Sciences at SVGS



SEMESTER 1: Advanced Environmental Science students learned about agriculture and growing their own plants for a long term research project.  They saw a trout starter tank, oyster spats, and tilapia aquaculture in the agriculture department for the tech school.  Then we studied mining and the waste generated from mining including hazardous wastes.  Students researched different types of mining that have been done in Virginia and presented their research to the class.  We also got to viewed how the land was changed by mining and a hurricane in St. Mary’s Wilderness. In January we will be studying electricity generation, air pollution, water pollution and environmental disasters.




SEMESTER 1: AP Chemistry is the equivalent of a first-year college chemistry course and is designed around six major themes:  atomic structure, bonding, reactions, kinetics, thermodynamics, and equilibrium.  At the beginning of the year, we took a deep dive into atomic structure and bonding theories which led to an exploration of the forces that exist between particles on an atomic scale.  We studied kinetic-molecular theory which forms the basis for understanding gas laws and collision theory which forms the basis for kinetics.  We investigated the stoichiometry of precipitation, redox, and acid-base reactions which we will revisit through the lens of equilibrium in the second semester. Although “labs” have been limited to classroom demonstrations and virtual experiences, students have been able to demonstrate a good understanding of laboratory techniques and practices in their written work.  Our second semester will focus largely on thermodynamics and equilibrium, culminating in the AP exam on May 7, 2021.


SEMESTER 1: This class has been awesome about going outside and getting in the water.  We have tested the water chemically and physically, identified the plants and animals around and within bodies of water, tested the soil, and identified macro and microorganisms.  They have studied wetlands, ponds and lakes, and rivers and streams.


SEMESTER 1: The students have worked hard learnign about atomic structure, periodic table, gases, chemical equations, molar concentration and acid/base reactions.

Second semester, we will revisit many of these topics with an environmental focus.  First semester was trying to get some vocabulary, skills and conceptual understanding that we can apply in environmental contexts..  This is material is very relevant to our lives today.  We have to talk about small concentrations that have a major impact on health.  We need to talk about how big the atmosphere is and how our habits effect the air we breathe.  It is fun and important material.


SEMESTER 1:Students in Modern Physics recently conducted group research projects focusing on Doppler Effect of Light. Some students explored how astronomists observe and measure various motion of planets and stars at extreme distances. Some others studied mechanism of laser cooling (c.f. figure to the right) that was designed based on Doppler effect, and its most recent application in the most crucial technologies including atomic clocks, GPS, quantum computers, quantum communication etc. Another project addressed Lidar technology, the most essential for self-driving vehicles.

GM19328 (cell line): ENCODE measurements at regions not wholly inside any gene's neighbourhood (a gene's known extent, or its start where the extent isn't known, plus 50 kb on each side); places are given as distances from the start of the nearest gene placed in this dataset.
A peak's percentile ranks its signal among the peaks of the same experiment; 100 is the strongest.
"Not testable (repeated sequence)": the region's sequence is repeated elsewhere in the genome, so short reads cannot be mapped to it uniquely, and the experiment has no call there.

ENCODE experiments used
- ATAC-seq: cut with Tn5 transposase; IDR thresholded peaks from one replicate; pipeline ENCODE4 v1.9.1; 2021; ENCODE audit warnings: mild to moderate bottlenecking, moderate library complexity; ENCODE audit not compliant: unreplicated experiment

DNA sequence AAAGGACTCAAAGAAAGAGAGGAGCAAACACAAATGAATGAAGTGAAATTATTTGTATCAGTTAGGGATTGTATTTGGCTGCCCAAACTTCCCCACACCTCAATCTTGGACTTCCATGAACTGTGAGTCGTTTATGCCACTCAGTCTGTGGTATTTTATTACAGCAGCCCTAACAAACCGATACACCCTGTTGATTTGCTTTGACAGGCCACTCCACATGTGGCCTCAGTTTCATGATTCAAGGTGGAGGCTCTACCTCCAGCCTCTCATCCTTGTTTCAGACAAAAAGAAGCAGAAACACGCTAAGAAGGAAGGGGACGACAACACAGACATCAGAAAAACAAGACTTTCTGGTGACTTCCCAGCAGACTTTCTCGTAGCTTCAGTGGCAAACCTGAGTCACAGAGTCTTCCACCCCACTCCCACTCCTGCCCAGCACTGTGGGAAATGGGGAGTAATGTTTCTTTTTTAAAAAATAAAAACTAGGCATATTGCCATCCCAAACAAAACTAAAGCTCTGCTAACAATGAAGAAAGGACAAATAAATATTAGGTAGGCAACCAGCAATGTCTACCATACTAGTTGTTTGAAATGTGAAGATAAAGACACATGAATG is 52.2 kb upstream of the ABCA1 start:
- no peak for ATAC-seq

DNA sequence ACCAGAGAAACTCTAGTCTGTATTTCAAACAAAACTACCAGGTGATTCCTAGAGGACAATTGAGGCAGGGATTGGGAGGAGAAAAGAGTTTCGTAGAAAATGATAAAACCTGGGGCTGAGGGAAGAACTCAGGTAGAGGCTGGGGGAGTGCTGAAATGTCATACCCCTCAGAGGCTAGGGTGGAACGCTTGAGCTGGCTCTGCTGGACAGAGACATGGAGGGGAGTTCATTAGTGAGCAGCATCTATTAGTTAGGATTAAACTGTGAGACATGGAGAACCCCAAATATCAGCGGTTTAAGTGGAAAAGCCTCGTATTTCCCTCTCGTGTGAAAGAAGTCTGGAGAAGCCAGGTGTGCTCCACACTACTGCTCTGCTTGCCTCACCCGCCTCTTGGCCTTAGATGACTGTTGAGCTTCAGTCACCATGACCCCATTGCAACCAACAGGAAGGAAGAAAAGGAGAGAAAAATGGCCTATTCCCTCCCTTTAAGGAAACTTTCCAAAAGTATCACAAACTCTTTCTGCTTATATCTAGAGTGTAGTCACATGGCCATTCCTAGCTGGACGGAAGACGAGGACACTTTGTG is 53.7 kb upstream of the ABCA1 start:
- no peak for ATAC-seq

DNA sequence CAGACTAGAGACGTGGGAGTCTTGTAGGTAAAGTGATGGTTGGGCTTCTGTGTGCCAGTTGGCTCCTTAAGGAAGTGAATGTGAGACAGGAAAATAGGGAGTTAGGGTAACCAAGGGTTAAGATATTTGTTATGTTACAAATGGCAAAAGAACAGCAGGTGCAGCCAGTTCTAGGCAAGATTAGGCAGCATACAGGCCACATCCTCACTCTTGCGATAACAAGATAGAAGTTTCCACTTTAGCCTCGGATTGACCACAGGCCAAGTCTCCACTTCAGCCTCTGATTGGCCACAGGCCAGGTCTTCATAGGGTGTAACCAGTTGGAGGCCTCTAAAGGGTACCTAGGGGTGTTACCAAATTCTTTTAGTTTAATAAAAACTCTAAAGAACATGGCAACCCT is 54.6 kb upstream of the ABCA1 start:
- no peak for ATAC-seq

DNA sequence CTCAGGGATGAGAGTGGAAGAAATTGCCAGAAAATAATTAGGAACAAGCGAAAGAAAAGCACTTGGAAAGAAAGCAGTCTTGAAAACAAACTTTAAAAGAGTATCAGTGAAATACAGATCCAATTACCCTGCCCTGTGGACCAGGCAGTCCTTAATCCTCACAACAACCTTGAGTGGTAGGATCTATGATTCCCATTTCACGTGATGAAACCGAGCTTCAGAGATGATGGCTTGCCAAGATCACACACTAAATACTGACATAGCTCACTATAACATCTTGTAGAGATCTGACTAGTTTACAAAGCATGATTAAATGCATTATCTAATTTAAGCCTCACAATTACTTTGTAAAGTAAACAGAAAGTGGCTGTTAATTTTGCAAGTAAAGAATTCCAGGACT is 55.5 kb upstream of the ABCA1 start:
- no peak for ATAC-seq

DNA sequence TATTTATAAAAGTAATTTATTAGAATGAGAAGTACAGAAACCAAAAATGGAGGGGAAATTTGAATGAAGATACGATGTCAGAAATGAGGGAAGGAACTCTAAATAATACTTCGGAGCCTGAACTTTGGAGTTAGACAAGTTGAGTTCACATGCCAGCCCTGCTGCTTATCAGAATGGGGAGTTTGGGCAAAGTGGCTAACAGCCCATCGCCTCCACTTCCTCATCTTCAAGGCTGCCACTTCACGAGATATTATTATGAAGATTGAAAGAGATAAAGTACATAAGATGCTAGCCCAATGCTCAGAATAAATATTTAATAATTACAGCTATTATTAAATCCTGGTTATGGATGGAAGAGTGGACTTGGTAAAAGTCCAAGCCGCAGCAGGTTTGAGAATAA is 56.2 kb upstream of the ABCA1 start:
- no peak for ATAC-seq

We began the semester with a small Chemistry review to refresh some of the basics. We then studied proteins, lipids, and carbohydrates. Next,we moved onto the cell. The cell projects were very impressive this year. Students here are very creative when given the opportunity and some guidance. We finished the semester covering enzymes. The enzyme formal lab report was great opportunity for the students to
demonstrate their writing skills and to perform a college level lab and write-up.


SEMESTER 1: Not even a global pandemic can put a stop to the laws of physics. In this unusual semester, students met both in person and virtually to work through problems involving Newton’s Laws, projectile motion, circular motion, gravitational orbit, work, energy, and power. While masked and socially distant, students collaborated by using cannons to defend the Physics Platform from alien invaders, construct and test parachutes with Lego characters, use observed data from orbiting moons to determine the mass of Jupiter, and ultimately design their own experiment to test the validity of the Law of Conservation of Energy.



We began the semester by discussing “what is research” and how is it done. The students have learned about how to write a proper hypothesis, identify experimental variables, making tables and graphs. They did a lab equipment scavenger hunt and created/presented PowerPoints about the various pieces of lab equipment they were assigned. We then learned descriptive and inferential stats and research principles. The students have also done several labs using the lab equipment here at SVGS. Towards the end of the semester the students have been focusing on their research proposal, explaining their research project, coming up with a hypothesis, materials and methods, etc. Students were starting to develop their own research projects. This year, research topics cover a wide variety of fields in physics (from general physics, to acoustics and optics), chemistry, environmental science (including meteorology, climatology, and soil science ), and engineering (architecture and green house construction), etc. etc. There are also a couple of projects focusing on Covid-19 issues.